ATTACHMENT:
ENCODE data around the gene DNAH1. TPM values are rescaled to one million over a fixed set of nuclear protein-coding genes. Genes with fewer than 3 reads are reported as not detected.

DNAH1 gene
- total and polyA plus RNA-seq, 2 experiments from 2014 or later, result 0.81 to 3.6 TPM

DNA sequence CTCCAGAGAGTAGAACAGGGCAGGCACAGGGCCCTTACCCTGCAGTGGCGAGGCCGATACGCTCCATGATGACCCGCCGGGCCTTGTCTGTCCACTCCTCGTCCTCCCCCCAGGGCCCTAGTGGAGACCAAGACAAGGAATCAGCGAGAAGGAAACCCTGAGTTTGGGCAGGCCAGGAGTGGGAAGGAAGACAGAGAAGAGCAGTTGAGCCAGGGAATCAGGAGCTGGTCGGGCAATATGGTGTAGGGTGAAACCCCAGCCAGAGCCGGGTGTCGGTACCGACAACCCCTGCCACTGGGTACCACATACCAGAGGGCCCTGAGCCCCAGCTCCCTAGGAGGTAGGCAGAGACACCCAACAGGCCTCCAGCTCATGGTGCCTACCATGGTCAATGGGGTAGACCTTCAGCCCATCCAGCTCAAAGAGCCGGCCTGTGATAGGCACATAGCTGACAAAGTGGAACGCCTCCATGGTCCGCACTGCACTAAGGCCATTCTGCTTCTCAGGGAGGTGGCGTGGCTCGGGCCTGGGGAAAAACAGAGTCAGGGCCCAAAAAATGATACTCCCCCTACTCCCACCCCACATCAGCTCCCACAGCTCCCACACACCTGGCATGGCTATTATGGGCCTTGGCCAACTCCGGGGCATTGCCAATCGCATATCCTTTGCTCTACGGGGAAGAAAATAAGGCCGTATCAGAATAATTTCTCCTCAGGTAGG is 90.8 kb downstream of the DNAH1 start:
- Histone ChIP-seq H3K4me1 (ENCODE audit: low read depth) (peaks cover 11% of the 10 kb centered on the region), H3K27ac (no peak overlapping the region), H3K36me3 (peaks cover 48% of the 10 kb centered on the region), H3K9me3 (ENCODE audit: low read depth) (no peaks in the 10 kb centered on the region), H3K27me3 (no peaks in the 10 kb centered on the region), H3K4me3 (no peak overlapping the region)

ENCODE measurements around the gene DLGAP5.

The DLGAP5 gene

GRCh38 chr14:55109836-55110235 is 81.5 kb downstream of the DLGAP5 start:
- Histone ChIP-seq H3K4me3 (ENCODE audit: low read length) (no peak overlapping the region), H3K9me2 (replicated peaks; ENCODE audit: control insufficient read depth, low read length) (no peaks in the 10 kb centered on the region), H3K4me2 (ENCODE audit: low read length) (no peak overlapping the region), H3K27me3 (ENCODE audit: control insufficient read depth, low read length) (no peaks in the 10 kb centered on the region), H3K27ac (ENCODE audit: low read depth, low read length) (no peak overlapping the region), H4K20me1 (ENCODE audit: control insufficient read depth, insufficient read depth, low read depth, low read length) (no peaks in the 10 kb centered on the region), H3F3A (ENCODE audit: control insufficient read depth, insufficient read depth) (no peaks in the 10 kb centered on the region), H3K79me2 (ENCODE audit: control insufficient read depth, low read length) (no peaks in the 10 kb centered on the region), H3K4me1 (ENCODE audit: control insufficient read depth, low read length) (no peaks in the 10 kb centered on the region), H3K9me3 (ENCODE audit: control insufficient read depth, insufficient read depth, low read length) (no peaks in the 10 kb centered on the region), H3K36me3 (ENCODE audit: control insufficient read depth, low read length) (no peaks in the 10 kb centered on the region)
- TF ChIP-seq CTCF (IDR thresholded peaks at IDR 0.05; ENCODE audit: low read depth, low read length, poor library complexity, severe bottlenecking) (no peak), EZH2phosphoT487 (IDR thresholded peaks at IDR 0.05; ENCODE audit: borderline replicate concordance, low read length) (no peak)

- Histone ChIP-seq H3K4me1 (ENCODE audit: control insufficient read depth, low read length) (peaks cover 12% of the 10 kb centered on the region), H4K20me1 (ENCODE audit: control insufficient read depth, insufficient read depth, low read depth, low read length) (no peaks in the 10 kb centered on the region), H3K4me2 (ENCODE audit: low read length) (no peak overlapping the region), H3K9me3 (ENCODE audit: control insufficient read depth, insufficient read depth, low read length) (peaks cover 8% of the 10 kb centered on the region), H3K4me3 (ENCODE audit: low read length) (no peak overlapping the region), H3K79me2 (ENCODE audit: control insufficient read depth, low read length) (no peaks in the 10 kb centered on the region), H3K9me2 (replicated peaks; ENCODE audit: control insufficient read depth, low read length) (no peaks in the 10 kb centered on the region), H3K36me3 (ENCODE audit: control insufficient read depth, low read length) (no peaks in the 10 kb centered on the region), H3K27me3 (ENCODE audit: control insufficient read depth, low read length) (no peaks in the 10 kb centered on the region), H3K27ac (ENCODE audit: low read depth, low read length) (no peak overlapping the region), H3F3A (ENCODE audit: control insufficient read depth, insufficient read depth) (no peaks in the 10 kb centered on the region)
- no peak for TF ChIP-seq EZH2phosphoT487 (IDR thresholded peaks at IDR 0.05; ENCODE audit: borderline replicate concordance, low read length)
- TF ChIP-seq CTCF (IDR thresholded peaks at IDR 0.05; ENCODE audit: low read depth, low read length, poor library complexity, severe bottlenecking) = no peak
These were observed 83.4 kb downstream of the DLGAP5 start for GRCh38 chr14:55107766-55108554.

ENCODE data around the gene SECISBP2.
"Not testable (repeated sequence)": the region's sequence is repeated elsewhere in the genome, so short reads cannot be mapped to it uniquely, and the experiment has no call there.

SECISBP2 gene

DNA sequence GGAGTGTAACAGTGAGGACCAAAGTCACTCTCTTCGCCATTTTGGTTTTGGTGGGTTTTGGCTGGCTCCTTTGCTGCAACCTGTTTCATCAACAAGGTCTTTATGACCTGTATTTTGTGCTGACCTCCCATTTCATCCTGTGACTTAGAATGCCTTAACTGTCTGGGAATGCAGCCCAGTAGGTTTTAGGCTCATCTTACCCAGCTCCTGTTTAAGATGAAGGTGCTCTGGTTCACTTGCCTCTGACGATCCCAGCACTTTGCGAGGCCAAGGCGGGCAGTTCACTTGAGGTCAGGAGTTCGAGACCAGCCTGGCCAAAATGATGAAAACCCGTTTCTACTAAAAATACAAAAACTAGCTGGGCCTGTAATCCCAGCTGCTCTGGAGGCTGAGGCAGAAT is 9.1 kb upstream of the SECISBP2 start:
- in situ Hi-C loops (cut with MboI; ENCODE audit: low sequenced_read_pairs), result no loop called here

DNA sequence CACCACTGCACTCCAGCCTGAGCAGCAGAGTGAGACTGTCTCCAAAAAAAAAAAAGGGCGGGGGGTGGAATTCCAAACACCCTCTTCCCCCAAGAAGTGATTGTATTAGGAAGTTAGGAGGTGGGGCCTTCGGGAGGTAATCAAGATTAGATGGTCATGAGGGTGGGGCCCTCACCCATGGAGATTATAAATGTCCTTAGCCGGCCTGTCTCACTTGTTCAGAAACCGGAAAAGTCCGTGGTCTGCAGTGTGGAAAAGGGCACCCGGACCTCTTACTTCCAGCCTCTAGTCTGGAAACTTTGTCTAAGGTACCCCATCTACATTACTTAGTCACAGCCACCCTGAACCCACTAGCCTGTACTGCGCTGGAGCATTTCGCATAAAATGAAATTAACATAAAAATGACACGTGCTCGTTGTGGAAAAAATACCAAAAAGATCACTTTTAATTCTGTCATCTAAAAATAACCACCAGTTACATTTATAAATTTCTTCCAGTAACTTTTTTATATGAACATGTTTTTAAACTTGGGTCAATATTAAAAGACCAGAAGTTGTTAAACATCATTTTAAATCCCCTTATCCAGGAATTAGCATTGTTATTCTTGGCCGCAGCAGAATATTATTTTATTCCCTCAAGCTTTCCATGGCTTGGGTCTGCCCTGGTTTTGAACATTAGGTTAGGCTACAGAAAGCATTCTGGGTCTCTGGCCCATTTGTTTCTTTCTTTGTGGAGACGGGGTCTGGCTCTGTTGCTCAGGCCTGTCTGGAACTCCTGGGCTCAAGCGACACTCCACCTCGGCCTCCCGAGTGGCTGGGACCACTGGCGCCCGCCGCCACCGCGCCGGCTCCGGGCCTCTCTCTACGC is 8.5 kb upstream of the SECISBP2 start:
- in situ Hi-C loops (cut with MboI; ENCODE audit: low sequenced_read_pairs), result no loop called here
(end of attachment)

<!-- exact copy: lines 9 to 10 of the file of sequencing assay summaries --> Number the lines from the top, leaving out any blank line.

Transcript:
- Histone ChIP-seq H3K4me3 (ENCODE audit: low read length) (no peak overlapping the region), H3K9me2 (replicated peaks; ENCODE audit: control insufficient read depth, low read length) (no peaks in the 10 kb centered on the region), H3K4me2 (ENCODE audit: low read length) (no peak overlapping the region), H3K27me3 (ENCODE audit: control insufficient read depth, low read length) (no peaks in the 10 kb centered on the region), H3K27ac (ENCODE audit: low read depth, low read length) (no peak overlapping the region), H4K20me1 (ENCODE audit: control insufficient read depth, insufficient read depth, low read depth, low read length) (no peaks in the 10 kb centered on the region), H3F3A (ENCODE audit: control insufficient read depth, insufficient read depth) (no peaks in the 10 kb centered on the region), H3K79me2 (ENCODE audit: control insufficient read depth, low read length) (no peaks in the 10 kb centered on the region), H3K4me1 (ENCODE audit: control insufficient read depth, low read length) (no peaks in the 10 kb centered on the region), H3K9me3 (ENCODE audit: control insufficient read depth, insufficient read depth, low read length) (no peaks in the 10 kb centered on the region), H3K36me3 (ENCODE audit: control insufficient read depth, low read length) (no peaks in the 10 kb centered on the region)
- TF ChIP-seq CTCF (IDR thresholded peaks at IDR 0.05; ENCODE audit: low read depth, low read length, poor library complexity, severe bottlenecking) (no peak), EZH2phosphoT487 (IDR thresholded peaks at IDR 0.05; ENCODE audit: borderline replicate concordance, low read length) (no peak)